Nils Frahm: Review of the album Music for Animals

By | September 23, 2022

Nils Frahm’s work lives within the grey space between ambient, neoclassical and different types of experimental music. The Berlin-based composer and producer’s output tends to recall Philip Glass and Aphex Twin in equal measure, however he is launched the whole lot from downtempo dubby to theatrical scores. Though he performs on a battery of synthesizers, keyboards and digital devices, he’s most intently related to the piano, each as a performer – final yr previous mates, new mates was solely the newest in a protracted line of solo piano recordings and because the founding father of Piano Day, a global celebration of the instrument. However his new album, animal music, doesn’t embrace any piano. Centered on a largely digital palette, Frahm’s first assortment of contemporary materials in 4 years is extra evocative of Warp Data than Erik Satie.

Frahm began recording music for animals throughout the first yr of the pandemic, when lockdowns put a lot of each day life on maintain, and he appears to have discovered inspiration in solitude. Its tempos are uniformly sluggish, its tracks lengthy – 4 songs over 20 minutes every – and its patterns repetitive; he’s clearly in no rush to go anyplace. His endurance is palpable on “Stepping Stone,” the place aerial drones are layered over jagged washes of glass harmonica performed by his spouse, Nina. His contributions instill a welcome spirit of collaboration within the in any other case introverted firm, which at instances dangers taking part in as if it was designed with out an viewers in thoughts.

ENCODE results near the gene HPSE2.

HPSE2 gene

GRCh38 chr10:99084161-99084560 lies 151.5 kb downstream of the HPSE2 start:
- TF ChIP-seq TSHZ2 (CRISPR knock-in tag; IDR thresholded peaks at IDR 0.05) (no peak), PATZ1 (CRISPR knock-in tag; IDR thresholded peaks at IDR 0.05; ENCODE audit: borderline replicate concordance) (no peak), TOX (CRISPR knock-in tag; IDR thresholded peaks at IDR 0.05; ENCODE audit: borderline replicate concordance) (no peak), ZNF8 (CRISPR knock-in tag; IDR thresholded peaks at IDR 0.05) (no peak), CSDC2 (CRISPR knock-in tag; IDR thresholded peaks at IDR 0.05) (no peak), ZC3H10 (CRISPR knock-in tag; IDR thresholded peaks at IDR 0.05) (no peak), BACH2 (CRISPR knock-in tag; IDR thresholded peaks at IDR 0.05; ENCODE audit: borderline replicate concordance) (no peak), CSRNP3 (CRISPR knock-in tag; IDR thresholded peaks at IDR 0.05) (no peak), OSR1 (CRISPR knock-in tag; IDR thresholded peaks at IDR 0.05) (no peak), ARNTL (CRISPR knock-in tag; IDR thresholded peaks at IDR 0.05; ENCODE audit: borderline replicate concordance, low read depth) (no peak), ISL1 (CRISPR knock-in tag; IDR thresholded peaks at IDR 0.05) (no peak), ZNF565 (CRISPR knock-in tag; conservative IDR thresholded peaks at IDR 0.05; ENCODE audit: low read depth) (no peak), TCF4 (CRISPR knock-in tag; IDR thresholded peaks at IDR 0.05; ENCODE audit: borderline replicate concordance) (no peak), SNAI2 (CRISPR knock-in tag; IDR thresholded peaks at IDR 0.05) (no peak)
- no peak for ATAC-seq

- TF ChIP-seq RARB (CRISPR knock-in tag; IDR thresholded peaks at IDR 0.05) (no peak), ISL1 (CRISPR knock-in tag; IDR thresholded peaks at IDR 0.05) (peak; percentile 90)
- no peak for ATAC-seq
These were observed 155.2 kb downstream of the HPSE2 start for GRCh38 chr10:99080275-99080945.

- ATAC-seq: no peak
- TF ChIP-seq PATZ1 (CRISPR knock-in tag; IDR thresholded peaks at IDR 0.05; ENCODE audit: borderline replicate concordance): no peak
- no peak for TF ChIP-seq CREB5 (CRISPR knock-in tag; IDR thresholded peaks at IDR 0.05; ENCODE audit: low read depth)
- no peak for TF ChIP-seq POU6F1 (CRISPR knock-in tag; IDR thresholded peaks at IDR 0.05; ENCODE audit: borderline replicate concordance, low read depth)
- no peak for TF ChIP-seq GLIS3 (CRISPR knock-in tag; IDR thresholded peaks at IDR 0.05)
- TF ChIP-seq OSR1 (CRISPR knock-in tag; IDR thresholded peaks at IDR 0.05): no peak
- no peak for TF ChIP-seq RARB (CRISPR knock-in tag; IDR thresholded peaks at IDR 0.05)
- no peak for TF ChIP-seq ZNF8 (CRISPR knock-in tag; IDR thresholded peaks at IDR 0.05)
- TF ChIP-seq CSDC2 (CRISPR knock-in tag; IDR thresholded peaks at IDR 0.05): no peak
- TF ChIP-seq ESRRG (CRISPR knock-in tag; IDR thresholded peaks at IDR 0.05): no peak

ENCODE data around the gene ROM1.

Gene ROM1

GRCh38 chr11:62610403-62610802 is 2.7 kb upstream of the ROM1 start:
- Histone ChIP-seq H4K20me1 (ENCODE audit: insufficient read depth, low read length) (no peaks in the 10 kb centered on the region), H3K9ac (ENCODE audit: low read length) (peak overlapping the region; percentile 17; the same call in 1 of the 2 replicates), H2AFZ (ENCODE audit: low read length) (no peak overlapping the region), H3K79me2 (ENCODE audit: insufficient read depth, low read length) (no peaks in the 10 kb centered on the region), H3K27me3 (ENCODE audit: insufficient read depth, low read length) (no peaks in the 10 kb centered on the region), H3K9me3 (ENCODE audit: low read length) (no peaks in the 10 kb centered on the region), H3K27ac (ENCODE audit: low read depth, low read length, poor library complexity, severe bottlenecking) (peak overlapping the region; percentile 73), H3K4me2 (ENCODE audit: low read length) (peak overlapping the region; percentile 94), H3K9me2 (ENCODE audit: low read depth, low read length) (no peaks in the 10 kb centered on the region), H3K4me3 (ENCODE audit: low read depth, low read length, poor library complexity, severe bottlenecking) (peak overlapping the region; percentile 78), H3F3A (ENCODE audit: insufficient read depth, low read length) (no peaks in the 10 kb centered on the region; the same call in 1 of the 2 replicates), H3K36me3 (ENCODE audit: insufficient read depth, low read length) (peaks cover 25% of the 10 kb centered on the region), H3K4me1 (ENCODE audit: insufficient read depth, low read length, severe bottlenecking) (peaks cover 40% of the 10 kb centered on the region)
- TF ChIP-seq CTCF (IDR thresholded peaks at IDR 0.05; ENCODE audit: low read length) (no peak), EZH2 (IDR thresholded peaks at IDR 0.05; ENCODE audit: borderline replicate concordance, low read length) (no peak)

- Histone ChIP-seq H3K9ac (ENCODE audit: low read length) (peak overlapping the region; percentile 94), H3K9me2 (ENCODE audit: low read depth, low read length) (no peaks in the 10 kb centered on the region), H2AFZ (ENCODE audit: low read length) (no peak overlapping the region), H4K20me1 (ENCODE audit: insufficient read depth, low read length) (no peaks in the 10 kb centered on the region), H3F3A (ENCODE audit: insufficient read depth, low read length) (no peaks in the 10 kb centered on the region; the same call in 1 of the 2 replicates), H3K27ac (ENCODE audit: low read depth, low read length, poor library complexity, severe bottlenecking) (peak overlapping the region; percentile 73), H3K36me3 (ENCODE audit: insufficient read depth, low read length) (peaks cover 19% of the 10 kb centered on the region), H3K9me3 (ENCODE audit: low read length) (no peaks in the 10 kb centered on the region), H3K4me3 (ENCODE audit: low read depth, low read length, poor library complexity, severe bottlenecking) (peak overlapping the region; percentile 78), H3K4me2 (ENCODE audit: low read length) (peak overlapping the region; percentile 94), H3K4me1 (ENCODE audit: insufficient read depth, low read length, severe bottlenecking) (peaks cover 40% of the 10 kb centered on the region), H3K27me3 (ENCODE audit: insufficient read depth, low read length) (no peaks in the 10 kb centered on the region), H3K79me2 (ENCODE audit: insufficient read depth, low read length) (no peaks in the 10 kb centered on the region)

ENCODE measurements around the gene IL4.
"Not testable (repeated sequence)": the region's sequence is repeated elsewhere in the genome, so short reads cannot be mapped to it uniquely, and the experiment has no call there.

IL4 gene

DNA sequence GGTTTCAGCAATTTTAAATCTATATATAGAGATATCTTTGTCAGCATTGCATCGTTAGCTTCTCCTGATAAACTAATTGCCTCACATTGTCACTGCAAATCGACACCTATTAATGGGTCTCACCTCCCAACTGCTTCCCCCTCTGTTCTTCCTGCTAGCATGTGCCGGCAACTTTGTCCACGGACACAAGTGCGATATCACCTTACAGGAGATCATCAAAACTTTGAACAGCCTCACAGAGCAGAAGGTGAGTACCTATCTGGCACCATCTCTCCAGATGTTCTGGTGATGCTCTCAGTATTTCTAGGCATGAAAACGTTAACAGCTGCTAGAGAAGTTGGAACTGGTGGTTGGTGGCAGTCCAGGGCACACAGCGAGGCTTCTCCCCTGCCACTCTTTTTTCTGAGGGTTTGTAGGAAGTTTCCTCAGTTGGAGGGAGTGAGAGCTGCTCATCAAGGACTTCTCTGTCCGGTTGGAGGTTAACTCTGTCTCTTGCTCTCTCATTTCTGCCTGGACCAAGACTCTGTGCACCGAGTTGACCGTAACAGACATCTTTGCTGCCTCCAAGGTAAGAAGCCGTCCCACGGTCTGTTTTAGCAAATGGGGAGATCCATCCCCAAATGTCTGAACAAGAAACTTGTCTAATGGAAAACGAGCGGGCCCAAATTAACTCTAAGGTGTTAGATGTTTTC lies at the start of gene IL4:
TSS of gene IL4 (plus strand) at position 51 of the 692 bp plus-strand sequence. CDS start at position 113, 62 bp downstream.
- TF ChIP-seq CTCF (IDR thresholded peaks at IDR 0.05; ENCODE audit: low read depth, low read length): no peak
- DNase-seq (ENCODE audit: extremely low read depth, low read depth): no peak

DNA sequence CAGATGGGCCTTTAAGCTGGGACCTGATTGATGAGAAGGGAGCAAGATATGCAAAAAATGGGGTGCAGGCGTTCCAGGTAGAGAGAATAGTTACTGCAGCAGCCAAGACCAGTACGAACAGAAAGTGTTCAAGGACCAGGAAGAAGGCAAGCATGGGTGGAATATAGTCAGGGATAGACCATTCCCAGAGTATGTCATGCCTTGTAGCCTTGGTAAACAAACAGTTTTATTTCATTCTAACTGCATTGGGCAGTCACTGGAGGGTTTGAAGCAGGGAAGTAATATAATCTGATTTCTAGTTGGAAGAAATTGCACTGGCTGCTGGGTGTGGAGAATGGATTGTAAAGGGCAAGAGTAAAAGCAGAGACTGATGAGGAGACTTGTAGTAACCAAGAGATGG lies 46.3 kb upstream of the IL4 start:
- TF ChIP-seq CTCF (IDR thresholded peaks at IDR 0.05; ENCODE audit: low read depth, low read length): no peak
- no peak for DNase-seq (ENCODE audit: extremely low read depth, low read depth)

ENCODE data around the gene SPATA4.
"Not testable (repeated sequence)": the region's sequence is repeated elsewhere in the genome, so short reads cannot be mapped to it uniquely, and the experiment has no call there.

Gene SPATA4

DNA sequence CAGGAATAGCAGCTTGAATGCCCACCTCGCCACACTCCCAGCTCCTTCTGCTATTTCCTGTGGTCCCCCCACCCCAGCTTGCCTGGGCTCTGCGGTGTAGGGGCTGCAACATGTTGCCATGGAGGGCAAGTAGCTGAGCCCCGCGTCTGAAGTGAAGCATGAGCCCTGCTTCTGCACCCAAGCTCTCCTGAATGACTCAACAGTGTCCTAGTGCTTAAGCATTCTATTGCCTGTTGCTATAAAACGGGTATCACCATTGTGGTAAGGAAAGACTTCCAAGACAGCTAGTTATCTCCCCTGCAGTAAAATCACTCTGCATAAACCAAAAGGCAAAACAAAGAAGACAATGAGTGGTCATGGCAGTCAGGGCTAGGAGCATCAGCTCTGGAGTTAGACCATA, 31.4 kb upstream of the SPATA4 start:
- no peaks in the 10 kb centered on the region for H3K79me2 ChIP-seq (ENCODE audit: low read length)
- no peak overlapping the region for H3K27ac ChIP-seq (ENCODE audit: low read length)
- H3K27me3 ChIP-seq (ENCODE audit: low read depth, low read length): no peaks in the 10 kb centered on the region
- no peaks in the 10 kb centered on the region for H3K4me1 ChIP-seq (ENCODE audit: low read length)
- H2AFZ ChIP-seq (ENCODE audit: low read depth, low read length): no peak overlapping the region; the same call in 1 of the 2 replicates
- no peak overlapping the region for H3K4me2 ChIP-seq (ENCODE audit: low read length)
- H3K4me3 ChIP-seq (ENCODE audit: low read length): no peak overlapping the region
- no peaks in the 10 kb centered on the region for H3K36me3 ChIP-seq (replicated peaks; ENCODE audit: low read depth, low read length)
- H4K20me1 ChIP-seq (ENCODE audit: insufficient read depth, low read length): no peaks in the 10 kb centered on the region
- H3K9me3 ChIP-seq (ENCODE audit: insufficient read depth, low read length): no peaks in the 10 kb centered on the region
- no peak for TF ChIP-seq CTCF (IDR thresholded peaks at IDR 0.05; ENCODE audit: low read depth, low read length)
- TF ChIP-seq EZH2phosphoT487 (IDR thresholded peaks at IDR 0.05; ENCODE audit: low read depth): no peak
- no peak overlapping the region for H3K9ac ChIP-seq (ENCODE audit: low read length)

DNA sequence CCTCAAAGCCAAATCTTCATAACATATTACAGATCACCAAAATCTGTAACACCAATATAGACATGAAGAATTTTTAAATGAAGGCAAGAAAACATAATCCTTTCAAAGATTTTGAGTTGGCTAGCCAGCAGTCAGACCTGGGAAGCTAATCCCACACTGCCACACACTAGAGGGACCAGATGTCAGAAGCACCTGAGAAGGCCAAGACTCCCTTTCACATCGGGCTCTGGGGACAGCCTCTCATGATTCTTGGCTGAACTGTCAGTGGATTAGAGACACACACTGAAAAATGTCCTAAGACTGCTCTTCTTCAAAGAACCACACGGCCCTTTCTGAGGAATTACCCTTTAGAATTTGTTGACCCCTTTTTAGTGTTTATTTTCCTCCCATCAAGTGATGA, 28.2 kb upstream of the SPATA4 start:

As is the case with most of Frahm’s music, the items listed below are elegant and eminently tasteful, if a little bit too buttoned up at instances. “Sheep in Black and White” demonstrates his penchant for tranquility, stretching out a tentative synth riff that slowly disintegrates over the course of 24 minutes. “World of Squares” offsets lush monophonic synths with cloudy strings in a approach paying homage to a very refined pressure of ’90s ambient techno. music for animals is meditative and sprawling. However an essence of one thing cinematically sinister flexes beneath its frosty floor, and that darkish edge proves to be one among its most alluring features.

Nonetheless, after greater than three hours, music for animals is troublesome to digest in its entirety; there’s a high-quality line between affected person and boring. Frahm’s prolonged monitor lengths are presumably supposed to advertise immersion, however after some time they really feel forgiving. For all of the sumptuousness of its supplies, there aren’t sufficient occasions to benefit stretching them so lengthy; sitting with Frahm’s hermetic album can really feel like watching exquisitely hued paint dry.

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Nils Frahm: Music for Animals

Nils Frahm: Music for Animals